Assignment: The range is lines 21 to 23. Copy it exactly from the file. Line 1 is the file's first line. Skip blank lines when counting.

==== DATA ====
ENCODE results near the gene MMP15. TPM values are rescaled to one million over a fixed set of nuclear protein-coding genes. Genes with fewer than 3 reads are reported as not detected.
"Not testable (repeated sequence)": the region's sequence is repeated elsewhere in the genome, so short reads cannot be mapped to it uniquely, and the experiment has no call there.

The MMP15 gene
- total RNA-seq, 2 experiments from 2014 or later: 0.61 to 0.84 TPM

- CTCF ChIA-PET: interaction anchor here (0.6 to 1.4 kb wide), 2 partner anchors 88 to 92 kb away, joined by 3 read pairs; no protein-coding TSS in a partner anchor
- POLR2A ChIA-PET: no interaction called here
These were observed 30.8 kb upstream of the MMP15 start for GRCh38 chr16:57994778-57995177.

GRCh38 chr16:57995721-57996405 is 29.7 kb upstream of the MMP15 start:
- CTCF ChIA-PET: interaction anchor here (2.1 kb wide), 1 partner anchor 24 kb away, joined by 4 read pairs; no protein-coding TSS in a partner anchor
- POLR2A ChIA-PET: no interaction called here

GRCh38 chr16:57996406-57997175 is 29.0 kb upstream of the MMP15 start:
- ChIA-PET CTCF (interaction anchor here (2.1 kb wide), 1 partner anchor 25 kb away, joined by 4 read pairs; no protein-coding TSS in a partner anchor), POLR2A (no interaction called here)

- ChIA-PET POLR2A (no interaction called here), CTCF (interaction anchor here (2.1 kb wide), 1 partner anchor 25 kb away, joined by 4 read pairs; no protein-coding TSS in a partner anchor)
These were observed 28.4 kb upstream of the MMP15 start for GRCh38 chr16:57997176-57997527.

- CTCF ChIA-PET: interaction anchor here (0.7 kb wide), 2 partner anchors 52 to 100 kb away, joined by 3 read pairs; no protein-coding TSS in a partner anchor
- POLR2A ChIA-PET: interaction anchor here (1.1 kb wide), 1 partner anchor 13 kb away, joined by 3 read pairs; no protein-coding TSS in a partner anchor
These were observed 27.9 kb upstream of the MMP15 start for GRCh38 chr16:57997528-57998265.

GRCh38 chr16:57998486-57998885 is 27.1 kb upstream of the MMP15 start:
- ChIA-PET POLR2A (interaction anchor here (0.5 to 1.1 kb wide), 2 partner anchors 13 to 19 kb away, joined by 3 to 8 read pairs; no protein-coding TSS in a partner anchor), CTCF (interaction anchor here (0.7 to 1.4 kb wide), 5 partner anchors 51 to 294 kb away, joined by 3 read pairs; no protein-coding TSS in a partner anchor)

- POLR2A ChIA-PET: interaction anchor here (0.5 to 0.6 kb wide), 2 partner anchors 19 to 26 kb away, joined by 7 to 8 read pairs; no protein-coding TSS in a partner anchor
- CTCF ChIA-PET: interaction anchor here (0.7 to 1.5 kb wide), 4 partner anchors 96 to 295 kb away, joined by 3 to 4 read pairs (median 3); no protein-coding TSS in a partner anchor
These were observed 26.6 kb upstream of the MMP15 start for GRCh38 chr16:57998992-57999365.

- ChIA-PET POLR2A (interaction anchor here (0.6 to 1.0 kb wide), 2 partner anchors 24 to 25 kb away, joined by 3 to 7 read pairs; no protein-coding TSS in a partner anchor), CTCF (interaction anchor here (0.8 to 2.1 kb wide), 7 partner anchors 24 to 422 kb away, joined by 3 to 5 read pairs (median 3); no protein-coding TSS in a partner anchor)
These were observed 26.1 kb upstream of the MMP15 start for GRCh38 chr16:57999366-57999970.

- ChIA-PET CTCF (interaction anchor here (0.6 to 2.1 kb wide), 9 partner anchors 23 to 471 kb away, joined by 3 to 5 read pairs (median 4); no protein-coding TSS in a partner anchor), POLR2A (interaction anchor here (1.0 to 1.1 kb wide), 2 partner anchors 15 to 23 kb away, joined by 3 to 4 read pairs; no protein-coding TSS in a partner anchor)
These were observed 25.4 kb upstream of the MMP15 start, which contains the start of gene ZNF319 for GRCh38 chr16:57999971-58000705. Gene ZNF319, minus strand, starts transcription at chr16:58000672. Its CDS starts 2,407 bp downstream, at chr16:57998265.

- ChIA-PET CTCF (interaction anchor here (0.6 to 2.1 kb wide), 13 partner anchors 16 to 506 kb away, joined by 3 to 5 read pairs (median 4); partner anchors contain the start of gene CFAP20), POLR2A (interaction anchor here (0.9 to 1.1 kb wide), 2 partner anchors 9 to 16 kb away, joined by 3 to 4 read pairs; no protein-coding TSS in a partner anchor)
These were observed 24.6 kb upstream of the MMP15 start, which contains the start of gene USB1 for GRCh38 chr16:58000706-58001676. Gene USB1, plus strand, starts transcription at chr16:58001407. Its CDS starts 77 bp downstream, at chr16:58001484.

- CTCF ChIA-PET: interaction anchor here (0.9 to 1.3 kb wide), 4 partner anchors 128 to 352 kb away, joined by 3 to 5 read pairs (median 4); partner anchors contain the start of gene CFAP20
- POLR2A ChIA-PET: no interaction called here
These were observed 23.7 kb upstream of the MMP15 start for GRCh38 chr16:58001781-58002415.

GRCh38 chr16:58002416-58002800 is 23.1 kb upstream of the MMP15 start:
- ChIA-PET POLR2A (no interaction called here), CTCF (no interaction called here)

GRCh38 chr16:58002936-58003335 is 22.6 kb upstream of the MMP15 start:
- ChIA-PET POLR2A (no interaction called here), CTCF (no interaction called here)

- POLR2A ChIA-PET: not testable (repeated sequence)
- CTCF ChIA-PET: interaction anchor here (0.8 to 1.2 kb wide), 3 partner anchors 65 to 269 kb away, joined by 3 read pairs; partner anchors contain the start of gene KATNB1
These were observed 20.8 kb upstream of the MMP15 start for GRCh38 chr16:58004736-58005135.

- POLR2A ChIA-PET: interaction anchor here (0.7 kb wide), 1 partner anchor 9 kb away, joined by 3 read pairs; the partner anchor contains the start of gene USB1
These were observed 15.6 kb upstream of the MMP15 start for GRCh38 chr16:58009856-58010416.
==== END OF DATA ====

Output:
- CTCF ChIA-PET: interaction anchor here (0.7 to 1.5 kb wide), 4 partner anchors 96 to 295 kb away, joined by 3 to 4 read pairs (median 3); no protein-coding TSS in a partner anchor
These were observed 26.6 kb upstream of the MMP15 start for GRCh38 chr16:57998992-57999365.

- ChIA-PET POLR2A (interaction anchor here (0.6 to 1.0 kb wide), 2 partner anchors 24 to 25 kb away, joined by 3 to 7 read pairs; no protein-coding TSS in a partner anchor), CTCF (interaction anchor here (0.8 to 2.1 kb wide), 7 partner anchors 24 to 422 kb away, joined by 3 to 5 read pairs (median 3); no protein-coding TSS in a partner anchor)